She had decided she’d do her best to keep her answers to a minimum given the last experience. Marshall elaborated, “I should explain. There’s something we didn’t discuss last time, regarding the attack on the container ship in Miami. Dominguez, the Alliance’s distributor, mentioned that the captain of the ship thought the pirates may have been Eastern European. The Chicago police’s preliminary reports from the other night say a number of people heard what they said were Russian accents from a number of men loading a transit parked in an alley a couple of blocks from the nightclub. They may have mistaken some other language for Russian.”
Will Samuels cleared his throat, “Not sure I’d draw any conclusions. One witness thinks someone may have had an Eastern European accent, while others think they might have heard some Russians a few blocks away.” Samuels’ shaven, bullet-shaped head matched his direct, no-nonsense approach perfectly. He was one of the possible roadblocks Mesi had identified for TAIT securing its promised funding. He had been on record that the work identified for the taskforce should have come under his own remit.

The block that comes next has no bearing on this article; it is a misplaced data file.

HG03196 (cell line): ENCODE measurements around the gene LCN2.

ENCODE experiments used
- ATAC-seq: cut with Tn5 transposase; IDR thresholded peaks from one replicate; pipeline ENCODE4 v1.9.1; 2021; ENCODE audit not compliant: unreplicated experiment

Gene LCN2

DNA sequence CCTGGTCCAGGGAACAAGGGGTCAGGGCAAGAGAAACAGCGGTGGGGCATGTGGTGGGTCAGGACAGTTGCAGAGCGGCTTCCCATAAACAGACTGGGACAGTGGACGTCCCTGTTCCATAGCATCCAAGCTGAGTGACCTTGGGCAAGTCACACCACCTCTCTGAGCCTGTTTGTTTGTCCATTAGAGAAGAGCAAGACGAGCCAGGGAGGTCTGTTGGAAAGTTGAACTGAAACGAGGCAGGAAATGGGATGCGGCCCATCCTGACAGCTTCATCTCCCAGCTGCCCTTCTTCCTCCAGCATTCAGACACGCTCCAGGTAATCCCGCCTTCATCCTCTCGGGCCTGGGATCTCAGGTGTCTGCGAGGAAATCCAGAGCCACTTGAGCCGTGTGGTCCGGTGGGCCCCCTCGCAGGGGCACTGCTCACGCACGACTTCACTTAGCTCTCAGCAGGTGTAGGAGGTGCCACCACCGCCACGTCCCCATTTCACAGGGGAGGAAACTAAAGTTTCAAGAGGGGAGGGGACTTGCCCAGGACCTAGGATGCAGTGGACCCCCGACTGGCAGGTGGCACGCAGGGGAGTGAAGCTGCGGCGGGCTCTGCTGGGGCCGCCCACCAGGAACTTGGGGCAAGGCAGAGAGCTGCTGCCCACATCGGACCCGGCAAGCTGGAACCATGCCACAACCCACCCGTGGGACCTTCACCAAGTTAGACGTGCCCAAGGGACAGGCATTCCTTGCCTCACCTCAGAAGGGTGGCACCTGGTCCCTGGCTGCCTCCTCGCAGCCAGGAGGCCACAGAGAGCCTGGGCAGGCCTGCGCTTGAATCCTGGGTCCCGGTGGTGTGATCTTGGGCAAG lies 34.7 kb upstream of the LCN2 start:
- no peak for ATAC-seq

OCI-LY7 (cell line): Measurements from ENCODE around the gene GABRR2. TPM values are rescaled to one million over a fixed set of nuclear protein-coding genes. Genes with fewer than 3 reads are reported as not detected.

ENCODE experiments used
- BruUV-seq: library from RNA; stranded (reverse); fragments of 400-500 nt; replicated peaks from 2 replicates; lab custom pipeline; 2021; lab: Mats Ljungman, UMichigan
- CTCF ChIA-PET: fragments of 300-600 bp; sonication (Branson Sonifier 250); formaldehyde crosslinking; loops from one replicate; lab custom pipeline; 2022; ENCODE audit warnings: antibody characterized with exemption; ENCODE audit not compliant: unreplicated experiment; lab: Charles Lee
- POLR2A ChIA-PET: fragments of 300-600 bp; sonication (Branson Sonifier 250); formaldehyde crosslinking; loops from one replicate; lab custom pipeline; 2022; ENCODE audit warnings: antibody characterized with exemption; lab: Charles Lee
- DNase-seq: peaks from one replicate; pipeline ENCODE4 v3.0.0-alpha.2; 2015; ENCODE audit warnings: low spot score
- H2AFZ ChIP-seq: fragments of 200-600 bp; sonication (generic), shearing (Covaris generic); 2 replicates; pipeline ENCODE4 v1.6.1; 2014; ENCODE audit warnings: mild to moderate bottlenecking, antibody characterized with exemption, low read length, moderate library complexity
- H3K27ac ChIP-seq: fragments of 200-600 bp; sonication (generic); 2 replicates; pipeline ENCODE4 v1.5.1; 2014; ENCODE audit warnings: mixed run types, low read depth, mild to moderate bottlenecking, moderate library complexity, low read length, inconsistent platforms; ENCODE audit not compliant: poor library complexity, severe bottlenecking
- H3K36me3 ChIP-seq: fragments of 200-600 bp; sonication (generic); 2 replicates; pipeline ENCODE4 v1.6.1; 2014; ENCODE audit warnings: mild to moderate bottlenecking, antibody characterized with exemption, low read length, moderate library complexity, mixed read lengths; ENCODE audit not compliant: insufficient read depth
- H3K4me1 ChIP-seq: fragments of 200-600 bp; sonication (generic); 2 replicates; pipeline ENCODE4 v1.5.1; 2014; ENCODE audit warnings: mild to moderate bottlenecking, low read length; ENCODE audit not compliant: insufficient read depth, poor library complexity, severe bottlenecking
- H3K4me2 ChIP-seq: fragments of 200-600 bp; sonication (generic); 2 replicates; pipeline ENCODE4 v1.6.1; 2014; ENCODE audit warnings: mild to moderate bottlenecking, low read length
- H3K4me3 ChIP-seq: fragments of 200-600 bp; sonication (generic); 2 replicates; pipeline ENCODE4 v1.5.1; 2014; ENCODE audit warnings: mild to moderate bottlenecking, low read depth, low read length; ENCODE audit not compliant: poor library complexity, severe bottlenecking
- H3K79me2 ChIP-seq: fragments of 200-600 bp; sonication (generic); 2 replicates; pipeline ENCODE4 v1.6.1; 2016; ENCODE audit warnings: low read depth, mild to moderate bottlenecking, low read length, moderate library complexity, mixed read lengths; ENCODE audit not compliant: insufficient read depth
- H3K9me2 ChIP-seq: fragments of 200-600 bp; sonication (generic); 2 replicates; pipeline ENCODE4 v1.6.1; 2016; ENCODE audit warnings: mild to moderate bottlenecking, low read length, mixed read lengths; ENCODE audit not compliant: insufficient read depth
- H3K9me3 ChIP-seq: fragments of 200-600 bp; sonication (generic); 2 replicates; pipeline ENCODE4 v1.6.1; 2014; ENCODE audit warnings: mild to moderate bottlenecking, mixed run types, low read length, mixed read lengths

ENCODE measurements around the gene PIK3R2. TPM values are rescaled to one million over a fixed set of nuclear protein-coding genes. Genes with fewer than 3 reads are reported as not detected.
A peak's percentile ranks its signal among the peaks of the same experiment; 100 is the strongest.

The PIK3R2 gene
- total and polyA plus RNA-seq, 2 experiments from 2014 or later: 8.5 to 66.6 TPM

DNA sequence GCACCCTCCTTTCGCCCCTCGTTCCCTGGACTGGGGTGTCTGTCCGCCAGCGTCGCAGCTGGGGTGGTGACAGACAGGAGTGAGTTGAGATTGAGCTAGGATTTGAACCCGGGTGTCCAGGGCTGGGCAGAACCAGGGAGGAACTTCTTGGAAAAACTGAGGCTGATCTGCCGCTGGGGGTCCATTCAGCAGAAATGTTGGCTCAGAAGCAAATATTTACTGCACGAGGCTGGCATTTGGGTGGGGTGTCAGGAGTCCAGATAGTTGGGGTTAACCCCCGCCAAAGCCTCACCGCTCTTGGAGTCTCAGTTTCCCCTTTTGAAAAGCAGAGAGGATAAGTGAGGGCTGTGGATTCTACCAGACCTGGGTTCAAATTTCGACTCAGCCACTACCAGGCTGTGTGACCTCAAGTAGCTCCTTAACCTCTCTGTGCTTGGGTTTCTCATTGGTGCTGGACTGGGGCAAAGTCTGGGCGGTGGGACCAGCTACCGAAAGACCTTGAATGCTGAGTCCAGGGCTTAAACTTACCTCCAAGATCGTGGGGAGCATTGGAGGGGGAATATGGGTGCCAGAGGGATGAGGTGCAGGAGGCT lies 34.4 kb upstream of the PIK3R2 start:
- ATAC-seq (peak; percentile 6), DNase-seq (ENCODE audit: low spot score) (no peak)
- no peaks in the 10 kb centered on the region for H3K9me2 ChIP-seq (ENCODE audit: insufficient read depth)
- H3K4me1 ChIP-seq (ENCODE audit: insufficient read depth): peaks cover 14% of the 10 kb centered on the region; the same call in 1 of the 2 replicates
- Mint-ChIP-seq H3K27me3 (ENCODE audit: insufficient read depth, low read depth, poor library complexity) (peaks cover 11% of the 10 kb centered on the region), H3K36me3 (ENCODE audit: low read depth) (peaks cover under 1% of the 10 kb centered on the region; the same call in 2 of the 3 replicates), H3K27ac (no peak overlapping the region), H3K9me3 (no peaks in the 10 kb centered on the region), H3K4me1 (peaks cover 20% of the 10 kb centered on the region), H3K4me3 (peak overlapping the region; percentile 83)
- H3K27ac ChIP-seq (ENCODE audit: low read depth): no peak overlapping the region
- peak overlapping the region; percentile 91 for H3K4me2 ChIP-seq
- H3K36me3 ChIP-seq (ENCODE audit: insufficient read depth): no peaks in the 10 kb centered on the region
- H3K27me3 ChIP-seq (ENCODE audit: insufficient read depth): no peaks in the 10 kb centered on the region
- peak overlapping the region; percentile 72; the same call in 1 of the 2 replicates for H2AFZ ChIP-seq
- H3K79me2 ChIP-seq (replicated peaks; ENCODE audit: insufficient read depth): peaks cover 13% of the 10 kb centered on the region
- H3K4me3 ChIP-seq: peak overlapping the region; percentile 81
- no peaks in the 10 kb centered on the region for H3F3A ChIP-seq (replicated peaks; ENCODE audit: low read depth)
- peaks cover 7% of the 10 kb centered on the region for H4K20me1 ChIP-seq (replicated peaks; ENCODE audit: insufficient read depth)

“There’s more. Diane, can you explain,” Marshall said.
“During the last presentation, I said none of the investigations into the attacks had made significant progress. There was one line of enquiry that was being pursued, though. It pertains to the Mexican investigation into the attack on the heroin refinery and is based on physical evidence found at the scene.”
“Go on,” Schutterop prompted her impatiently.
“They pursued the possibility of Balkan, specifically Kosovar, involvement in the attack. Add that to the captain’s account and the nightclub, I don’t know, we might have something—”
“If there’s something to this, something concrete, then we should be concerned, but before we get carried away, what’s the basis for looking at the Kosovars? What’s this physical evidence which led the Mexicans to suspect them?” Samuels asked.
“Cigarette butts found at the scene. A brand sold primarily in the Balkan region. At the time Campas’s team, who’d suspected mercenary involvement from the outset, wondered if they were sourced from that part of the world.”